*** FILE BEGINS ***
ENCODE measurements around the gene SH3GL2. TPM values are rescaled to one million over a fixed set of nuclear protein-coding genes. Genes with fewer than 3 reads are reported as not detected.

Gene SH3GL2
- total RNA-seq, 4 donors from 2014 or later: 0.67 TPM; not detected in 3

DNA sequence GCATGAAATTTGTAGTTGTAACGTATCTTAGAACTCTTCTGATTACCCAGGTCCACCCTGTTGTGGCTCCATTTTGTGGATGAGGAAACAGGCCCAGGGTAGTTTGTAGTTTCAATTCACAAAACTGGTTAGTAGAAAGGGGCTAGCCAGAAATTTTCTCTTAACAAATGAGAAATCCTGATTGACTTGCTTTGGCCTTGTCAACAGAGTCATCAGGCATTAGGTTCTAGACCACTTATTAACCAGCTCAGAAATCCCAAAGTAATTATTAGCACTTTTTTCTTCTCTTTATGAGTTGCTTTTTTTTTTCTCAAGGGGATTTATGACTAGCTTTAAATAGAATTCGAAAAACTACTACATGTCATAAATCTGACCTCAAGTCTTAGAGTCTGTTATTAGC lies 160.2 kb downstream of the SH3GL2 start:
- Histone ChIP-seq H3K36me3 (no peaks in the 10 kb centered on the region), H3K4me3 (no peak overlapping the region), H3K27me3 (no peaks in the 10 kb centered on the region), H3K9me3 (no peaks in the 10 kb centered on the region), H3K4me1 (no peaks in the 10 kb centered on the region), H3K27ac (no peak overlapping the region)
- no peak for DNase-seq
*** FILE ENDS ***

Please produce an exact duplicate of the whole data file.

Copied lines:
ENCODE measurements around the gene SH3GL2. TPM values are rescaled to one million over a fixed set of nuclear protein-coding genes. Genes with fewer than 3 reads are reported as not detected.

Gene SH3GL2
- total RNA-seq, 4 donors from 2014 or later: 0.67 TPM; not detected in 3

DNA sequence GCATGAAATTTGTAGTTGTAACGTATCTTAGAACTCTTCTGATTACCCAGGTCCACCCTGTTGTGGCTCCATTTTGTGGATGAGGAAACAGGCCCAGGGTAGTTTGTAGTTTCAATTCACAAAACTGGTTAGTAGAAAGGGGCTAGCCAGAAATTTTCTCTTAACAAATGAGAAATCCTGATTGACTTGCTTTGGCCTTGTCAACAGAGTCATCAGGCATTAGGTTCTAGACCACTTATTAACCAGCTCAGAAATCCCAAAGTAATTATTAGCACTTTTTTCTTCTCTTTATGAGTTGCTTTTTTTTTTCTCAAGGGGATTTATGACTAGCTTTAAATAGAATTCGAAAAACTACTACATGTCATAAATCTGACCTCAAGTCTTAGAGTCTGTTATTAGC lies 160.2 kb downstream of the SH3GL2 start:
- Histone ChIP-seq H3K36me3 (no peaks in the 10 kb centered on the region), H3K4me3 (no peak overlapping the region), H3K27me3 (no peaks in the 10 kb centered on the region), H3K9me3 (no peaks in the 10 kb centered on the region), H3K4me1 (no peaks in the 10 kb centered on the region), H3K27ac (no peak overlapping the region)
- no peak for DNase-seq